Tom Spurgeon's Web site of comics news, reviews, interviews and commentary

February 19, 2008

Your Danish Cartoons Hangover Update

* the major action is in Egypt today: four international newspapers were banned by government officials for recent republication of the images, the Danish ambassadors were summoned, and thousands of students protested. Also, two soccer matches canceled.

* Jordan's parliament criticizes the republication. Yemen takes back their class ring.

* here's a criticism of Reuters for calling the youths torching things in Denmark youths instead of calling them something else based on the fact that the three arrested in the Westergaard plot weren't youths. I think.

* here's a criticism of Denmark officials that canceled a trip to Iran.

* one article suggests in no uncertain terms that the recent unrest in Denmark widely credited to the republication of the cartoons is about police harassment, according to what the protesters themselves are saying. They're now back in school, 600 fires or so to their credit this last week.

* another news article suggests that the destruction of a YMCA library in the Gaza Strip was due to the recent re-publication.

* this call to expel the two foreign national being held on beliefs they participated in an assassination plot against Danish cartoons cartoonist Kurt Westergaard intrigues me because I thought officials were planning to expel them immediately. Guess they haven't.

* the BBC describes Denmark's Muslim community as "dismayed but determined."

* Malaysian officials say they won't interfere in the matter out of respect of requests from Danish Muslims.

* I had no idea there was a campaign to get Wikipedia to take their Jyllands-Posten Muhammed images down.

* this Guardian blogger suggests that while some newspapers seemed cautious in republishing their cartoons, others seem to have delighted in doing so, mentioning that Jyllands-Posten actually used the turban-bomb guy as the "O" in "Posten"! I'm sympathetic to that writer's differentiation between the right to publish something potentially offensive and the obligation to publish something potentially offensive.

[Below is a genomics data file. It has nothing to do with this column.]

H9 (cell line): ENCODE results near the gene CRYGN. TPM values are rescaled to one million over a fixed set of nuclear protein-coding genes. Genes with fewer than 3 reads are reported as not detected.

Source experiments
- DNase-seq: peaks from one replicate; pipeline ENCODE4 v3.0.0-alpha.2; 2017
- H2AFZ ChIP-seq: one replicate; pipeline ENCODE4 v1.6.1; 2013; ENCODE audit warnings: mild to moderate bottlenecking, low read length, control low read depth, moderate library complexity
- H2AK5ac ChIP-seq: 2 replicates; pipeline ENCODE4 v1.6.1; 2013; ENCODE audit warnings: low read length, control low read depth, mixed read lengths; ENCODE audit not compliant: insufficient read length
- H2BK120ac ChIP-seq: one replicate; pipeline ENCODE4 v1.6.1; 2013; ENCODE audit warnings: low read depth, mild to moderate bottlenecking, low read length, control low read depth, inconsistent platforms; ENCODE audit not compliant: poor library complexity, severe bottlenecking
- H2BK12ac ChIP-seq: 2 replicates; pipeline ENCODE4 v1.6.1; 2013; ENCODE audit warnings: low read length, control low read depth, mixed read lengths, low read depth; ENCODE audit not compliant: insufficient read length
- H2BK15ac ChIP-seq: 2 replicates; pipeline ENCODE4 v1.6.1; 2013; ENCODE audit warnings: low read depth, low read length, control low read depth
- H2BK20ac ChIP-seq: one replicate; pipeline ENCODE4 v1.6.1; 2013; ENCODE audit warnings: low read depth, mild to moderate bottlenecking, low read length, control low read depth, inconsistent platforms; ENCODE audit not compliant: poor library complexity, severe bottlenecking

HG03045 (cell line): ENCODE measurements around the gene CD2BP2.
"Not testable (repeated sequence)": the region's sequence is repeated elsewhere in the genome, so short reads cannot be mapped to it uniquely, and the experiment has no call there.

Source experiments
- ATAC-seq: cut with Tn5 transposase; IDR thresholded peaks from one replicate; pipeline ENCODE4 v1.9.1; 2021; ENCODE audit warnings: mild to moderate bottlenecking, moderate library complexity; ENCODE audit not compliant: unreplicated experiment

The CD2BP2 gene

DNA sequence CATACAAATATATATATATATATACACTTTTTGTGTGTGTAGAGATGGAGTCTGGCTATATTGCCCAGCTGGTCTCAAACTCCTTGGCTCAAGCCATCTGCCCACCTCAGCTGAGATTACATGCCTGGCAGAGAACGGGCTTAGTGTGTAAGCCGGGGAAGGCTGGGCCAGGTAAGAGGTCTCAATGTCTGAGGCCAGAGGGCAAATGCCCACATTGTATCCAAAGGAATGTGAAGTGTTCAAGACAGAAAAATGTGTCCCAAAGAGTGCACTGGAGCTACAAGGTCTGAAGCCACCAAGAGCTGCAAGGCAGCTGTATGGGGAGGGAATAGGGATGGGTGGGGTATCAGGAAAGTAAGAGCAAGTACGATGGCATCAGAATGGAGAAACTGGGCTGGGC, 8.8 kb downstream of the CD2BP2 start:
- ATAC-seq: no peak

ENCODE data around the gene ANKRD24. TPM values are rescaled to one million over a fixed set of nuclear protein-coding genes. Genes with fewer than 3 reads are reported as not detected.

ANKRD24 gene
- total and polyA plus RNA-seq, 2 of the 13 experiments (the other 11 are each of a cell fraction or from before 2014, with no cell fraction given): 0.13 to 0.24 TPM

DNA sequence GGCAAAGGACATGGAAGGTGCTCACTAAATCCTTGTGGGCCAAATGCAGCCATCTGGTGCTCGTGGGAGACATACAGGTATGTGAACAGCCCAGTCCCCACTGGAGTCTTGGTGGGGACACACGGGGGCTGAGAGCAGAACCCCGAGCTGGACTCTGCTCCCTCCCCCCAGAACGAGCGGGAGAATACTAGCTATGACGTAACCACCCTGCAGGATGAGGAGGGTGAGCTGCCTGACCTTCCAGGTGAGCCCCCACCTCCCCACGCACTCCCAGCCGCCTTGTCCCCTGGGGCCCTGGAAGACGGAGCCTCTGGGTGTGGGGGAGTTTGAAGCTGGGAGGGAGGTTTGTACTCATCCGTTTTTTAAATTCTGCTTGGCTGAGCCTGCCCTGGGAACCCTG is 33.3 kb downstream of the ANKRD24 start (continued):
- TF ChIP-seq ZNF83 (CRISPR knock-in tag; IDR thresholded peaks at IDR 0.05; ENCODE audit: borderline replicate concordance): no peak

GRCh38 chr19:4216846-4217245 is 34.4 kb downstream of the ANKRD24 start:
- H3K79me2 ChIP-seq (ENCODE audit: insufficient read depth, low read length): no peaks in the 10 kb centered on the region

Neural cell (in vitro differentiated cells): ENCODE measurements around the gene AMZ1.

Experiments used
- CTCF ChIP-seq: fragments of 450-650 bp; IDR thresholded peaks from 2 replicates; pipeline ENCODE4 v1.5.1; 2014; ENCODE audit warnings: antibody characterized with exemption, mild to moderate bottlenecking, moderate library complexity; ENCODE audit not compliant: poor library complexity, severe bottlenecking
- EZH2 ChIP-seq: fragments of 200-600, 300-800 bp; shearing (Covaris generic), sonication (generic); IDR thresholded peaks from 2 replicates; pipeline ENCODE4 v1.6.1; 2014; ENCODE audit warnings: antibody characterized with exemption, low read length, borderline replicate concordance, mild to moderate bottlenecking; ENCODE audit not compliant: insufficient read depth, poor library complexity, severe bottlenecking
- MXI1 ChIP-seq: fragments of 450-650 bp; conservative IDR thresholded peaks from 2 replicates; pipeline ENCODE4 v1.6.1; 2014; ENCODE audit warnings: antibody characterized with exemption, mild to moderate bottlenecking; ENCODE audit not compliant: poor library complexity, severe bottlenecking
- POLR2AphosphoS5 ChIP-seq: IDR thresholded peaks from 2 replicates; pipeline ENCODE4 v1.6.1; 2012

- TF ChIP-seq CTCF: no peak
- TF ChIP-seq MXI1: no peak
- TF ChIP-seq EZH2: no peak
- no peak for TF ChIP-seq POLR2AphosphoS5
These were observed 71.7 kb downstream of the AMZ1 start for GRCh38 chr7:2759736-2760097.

* as a personal note, I find interesting the debate over whether the re-publication of the bomb-in-turban cartoon is really the cause of some of the recent actions, and/or which ones they might be cause of, and/or to what extent other factors play a role. I think claims of direct causation have to be taken with a grain of salt, particularly when an article tries to paint a picture of a group of people being so upset about the cartoons' publication or re-publication that they take to streets or organize a protest filled with passion and rage about that specific incident. It's a lot tricker than that, and I think that while perhaps for some it could be that kind of passionate motivating factor, for others the publication of the cartoons may simply serve as a trigger incident or a timing factor or even a masking circumstance for a variety of motivations that get shorter shrift. Still, even if the cartoons were simply being scapegoated, that's interesting in and of itself as well. I'm not sure we're even close to nailing down the broader issue of exactly what upsets the people who are upset, for instance to what degree the simple publication angers some people and to what extent the anger is about the hostility they feel is behind a public institution doing this.

* Fox News checks in on Aleksandr Sdvizhkov, the editor in Belarus jailed for publication of the Danish cartoons in March 2006, near the height of the initial international riots and political turmoil.
posted 9:10 am PST | Permalink

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